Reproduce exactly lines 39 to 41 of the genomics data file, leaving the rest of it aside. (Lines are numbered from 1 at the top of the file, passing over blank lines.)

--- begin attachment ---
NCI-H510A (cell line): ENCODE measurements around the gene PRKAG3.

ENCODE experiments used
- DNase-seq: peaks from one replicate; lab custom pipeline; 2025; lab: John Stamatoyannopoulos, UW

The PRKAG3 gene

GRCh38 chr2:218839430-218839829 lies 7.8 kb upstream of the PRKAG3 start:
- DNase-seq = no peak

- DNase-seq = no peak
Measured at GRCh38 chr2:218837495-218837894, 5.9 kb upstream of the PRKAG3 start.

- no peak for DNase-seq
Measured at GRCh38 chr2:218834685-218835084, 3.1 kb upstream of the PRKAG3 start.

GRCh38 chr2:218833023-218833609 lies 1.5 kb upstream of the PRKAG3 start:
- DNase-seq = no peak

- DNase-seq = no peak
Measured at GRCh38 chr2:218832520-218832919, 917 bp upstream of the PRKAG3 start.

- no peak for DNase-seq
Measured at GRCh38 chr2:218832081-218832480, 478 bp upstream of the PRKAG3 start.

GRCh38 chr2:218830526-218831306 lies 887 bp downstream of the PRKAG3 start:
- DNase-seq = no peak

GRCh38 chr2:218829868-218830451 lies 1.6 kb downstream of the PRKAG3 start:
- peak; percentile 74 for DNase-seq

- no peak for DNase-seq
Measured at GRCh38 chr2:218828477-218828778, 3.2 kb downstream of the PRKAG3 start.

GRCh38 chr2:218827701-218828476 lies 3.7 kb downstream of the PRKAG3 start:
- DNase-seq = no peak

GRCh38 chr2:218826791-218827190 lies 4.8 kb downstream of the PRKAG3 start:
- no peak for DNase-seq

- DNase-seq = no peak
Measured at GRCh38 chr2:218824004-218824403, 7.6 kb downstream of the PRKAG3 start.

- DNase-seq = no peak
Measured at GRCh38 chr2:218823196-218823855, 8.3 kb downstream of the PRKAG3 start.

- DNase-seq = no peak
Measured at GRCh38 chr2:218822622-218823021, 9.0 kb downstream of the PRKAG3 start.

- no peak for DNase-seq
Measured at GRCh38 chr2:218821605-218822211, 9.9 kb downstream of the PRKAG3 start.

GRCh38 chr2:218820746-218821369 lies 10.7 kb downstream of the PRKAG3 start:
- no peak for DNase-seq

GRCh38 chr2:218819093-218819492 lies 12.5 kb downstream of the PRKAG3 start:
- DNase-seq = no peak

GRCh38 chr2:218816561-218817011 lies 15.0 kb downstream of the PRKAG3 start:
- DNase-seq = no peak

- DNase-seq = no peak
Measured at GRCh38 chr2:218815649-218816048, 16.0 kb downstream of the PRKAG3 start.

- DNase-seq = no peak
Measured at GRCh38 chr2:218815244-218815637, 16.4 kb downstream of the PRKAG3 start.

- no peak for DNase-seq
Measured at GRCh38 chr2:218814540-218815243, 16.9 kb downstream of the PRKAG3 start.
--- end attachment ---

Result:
GRCh38 chr2:218816561-218817011 lies 15.0 kb downstream of the PRKAG3 start:
- DNase-seq = no peak

- DNase-seq = no peak